The probe’s acquisition system is synchronized with the HiPIMS pulses by means of a trigger signal. By varying the acquisition time steps and the total measurement duration, information on the main plasma parameters can be acquired for different moments during the whole pulse period. Only pulse frequencies equal or higher than 500 Hz were used due to limitations of the Plato Probe measuring possibilities for lower frequencies.

Before the measurements, the probe’s base level was determined. This must be done since, when the probe is mounted in a reactor, there is a capacitive coupling between the probe and the surrounding walls which must be accounted before accurate measurements can be taken. In order to do this, a measuring scan was performed in the absence of plasma. A signal, as shown in Figure 3, is obtained due to stray currents flowing between the probe and the chamber walls and the software algorithm then calibrates the base level for this signal. After this, typical I-V curves and plasma parameters (electron temperature, plasma density and ion flux) were determined.

Figure 3: Stray current signal for base level calibration

Varied parameters

The following parameters were kept the same for all measurements: argon working pressure, 5 · 10ˉ³ mbar; charging voltage, 600 V and pulse on-time, 50 μs. Other parameters such as pulse off-time (frequency) and probe acquisition time steps were varied as shown in Table 1.

Table 1: Pulse and Plato Probe parameters


After all the measurements were performed, the deposited film thickness was measured with the aid of silicon samples placed next to the probe’s tip. The measured thickness was 3.5 μm, which is well below the limit (50-100 μm) for accurate measurements with the Plato Probe. Assuming that the film deposited over the probe’s tip has the same thickness as the film deposited over the silicon samples, trustworthy measurements are ensured.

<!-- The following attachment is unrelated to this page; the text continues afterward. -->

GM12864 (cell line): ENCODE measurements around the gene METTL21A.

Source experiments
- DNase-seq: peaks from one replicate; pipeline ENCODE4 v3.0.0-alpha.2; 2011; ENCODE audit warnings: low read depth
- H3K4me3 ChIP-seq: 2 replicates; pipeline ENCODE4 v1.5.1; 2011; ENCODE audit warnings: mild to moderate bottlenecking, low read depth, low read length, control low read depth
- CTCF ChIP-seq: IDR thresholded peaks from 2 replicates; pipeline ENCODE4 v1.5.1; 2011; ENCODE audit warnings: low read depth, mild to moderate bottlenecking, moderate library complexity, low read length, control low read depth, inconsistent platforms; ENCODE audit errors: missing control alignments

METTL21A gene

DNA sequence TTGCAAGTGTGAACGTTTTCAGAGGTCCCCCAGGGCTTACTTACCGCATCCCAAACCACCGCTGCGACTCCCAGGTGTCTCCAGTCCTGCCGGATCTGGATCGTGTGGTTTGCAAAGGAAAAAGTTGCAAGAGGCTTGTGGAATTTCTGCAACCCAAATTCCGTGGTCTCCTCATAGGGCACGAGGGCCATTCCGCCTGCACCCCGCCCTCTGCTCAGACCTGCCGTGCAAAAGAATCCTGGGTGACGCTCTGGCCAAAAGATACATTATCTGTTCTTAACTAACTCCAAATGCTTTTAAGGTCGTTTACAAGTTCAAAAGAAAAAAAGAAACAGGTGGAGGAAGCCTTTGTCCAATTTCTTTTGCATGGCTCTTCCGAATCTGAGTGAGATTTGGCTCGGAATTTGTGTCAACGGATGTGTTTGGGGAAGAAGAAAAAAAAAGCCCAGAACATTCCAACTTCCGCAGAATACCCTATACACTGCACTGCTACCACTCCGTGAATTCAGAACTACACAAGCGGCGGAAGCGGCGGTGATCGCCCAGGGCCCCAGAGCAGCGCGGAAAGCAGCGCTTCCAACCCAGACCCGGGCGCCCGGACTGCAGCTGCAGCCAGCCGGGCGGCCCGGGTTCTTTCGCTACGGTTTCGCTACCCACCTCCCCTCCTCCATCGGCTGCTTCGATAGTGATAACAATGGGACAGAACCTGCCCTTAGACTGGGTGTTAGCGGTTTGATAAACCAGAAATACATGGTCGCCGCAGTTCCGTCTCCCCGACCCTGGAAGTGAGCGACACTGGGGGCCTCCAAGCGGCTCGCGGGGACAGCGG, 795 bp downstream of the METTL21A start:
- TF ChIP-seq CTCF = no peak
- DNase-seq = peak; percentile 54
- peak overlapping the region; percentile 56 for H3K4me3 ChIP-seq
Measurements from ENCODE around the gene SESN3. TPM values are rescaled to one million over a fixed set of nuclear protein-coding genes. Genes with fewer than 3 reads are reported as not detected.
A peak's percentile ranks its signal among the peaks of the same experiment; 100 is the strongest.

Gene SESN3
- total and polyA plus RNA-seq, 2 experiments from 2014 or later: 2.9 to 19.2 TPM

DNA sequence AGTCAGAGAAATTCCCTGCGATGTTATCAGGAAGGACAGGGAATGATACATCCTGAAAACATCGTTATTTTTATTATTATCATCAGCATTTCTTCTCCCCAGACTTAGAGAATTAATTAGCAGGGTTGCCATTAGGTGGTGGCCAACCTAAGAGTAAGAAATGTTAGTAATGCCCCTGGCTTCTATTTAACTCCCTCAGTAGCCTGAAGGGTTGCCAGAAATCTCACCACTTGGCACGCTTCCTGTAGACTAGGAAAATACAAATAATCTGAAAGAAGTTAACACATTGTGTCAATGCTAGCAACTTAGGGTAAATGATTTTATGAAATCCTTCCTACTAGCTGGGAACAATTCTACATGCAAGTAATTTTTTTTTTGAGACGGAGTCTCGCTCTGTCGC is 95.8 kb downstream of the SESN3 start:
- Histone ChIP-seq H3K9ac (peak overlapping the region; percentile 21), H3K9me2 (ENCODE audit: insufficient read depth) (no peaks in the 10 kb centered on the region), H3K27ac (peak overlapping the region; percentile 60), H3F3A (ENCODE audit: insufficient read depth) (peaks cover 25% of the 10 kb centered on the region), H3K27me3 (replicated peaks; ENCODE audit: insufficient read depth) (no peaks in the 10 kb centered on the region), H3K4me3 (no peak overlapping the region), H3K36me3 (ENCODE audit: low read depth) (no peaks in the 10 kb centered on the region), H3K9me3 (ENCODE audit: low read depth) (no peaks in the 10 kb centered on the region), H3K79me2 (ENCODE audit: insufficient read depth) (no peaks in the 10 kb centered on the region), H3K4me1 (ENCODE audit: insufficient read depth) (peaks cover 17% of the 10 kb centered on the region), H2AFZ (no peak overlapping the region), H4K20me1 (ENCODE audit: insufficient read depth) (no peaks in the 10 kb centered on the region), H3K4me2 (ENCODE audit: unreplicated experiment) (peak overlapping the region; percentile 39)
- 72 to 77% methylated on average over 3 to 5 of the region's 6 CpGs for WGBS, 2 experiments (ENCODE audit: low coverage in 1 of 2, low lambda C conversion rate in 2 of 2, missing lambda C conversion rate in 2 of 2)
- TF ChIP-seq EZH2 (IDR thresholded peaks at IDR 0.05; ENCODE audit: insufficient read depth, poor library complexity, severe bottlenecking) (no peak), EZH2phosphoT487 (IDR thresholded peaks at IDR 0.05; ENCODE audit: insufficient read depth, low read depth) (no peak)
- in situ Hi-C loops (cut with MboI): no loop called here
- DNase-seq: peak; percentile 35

For the first three measurements, the influence of the acquisition time step was investigated in order to determine if there was any delay in the measurements related to it. The results are shown in Figures 4 to 6.

Figure 4: Measurement 1 a) electron temperature, b) ion flux, c) plasma density, d) IV curves

Figure 5: Measurement 2 a) electron temperature, b) ion flux, c) plasma density, d) IV curves.

Figure 6: Measurement 3 a) electron temperature, b) ion flux, c) plasma density, d) IV curves

Pulse off-times from 450 μs to 1950 μs were also investigated in order to better understand the plasma behavior after the pulse is turned off. Plasma parameters are shown in Figure 7 and current profiles in Figure 8.

Figure 7: a) electron temperature, b) ion flux, c) plasma density

Figure 8: Discharge current profiles for measurements with different pulse off-times (frequencies).


Research carried out by Dr. Ralf Bandorf, M. Sc. Felipe Carreri, B. Sc. Alex Sabelfeld. Fraunhofer Institut Schicht und Oberflächentechnik. Braunschweig, 17 June 2014.